Privacy-conscious people may want to start removing their photos from Facebook: a new experimental algorithm coming right from the social media giant’s artificial-intelligence labs is able to identify people with 83% accuracy even if their faces aren’t visible, reports News Scientist.
The algorithm was presented earlier this month at the Computer Vision and Pattern Recognition conference in Boston, Massachusetts. The catch is that people have other unique characteristics than their faces. Think hairdo, clothing, body shape, and pose.
“There are a lot of cues we use. People have characteristic aspects, even if you look at them from the back,” LeCun says. “For example, you can recognise Mark Zuckerberg very easily, because he always wears a gray T-shirt.”
To test the algorithm, the guys from Facebook’s AI labs looked at 40,000 public photos from Flickr: some of the people with their faces clearly visible and some with their faces hidden. Of course, they used them to find out how efficient the algorithm was.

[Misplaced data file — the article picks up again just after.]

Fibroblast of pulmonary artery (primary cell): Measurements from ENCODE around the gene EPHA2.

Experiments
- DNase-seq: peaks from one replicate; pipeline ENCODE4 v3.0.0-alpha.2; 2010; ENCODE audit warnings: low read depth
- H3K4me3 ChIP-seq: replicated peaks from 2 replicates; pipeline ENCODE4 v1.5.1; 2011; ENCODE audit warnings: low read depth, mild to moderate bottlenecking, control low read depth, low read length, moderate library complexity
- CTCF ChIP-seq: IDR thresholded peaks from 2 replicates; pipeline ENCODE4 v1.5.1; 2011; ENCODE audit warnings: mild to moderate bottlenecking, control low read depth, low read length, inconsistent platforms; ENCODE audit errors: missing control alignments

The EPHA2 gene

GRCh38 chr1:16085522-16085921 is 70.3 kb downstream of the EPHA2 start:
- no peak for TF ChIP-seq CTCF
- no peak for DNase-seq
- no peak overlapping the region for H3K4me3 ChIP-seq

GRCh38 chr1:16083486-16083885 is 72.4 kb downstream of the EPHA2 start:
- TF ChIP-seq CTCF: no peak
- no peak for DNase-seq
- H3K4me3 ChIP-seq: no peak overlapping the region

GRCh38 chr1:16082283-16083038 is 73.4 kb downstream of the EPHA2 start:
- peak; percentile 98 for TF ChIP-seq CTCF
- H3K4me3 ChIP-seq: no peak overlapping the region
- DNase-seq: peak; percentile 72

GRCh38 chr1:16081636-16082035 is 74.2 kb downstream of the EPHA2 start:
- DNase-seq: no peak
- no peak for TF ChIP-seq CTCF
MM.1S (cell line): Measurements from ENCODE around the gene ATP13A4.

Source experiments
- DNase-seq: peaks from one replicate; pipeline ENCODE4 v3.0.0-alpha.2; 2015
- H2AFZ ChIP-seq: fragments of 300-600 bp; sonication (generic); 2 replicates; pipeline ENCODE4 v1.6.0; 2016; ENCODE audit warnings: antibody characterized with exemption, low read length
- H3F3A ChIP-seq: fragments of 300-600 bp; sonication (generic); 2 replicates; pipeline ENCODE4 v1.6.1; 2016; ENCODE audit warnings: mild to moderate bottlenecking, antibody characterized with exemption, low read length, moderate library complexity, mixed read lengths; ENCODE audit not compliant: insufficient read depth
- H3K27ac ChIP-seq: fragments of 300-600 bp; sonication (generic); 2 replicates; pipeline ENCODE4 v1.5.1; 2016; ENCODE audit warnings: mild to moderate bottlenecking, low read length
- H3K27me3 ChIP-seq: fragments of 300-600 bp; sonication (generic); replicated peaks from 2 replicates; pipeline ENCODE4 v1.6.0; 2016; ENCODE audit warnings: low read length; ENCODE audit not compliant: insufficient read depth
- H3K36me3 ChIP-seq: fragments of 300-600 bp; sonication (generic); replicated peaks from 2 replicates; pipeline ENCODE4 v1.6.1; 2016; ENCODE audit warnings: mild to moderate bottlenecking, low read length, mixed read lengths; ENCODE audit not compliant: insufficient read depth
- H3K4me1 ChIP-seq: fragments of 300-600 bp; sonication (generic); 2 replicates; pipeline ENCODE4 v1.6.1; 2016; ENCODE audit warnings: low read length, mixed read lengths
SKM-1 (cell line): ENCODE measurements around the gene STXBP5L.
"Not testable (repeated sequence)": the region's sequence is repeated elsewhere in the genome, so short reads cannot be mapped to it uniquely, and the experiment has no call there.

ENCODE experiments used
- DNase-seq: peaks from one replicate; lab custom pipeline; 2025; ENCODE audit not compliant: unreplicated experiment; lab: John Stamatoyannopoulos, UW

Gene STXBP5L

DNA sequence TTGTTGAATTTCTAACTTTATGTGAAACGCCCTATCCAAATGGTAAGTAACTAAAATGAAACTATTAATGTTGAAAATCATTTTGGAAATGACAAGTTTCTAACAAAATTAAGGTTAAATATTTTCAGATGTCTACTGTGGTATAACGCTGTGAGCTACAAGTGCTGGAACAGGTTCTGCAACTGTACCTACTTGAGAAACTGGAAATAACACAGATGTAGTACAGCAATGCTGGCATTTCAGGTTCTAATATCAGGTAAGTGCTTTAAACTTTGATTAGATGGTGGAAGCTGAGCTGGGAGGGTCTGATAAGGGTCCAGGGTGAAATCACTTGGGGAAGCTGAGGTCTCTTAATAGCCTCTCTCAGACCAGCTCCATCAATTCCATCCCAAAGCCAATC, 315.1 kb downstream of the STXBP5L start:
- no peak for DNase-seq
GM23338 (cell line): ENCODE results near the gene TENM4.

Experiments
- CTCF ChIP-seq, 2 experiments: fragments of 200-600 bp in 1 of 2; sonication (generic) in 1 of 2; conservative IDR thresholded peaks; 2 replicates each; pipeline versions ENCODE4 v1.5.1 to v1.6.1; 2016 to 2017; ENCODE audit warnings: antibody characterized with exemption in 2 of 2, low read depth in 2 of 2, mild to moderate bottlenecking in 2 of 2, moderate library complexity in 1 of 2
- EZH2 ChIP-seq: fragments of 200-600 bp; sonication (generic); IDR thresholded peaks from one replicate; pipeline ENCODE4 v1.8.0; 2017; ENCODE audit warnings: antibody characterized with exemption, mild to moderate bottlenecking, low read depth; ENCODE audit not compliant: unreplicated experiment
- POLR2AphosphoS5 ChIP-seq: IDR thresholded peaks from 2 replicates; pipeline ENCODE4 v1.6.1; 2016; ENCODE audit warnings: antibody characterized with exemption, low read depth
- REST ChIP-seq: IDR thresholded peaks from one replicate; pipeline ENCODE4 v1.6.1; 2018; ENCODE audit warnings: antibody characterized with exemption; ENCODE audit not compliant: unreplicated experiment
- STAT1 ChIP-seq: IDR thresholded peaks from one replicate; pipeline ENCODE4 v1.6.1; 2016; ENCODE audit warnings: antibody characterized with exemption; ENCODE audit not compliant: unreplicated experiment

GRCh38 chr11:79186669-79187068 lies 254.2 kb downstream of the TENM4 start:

The results were astonishing: the algorithm was able to identify the person with 83% accuracy even with his or her face hidden.
Now, if we look forward in time, the final version of this algorithm could be a power feature of Facebook’s Moments, which goes through the photos stored on your device, sorts them into separate events, and tags your Facebook friends it recognizes.
You know such a tool is double-edged: it would be great for privacy-conscious users to immediately spot any photos about them posted on Facebook, for example, and take the necessary steps, but it could also be used to identify someone even if he or she looks away from the camera.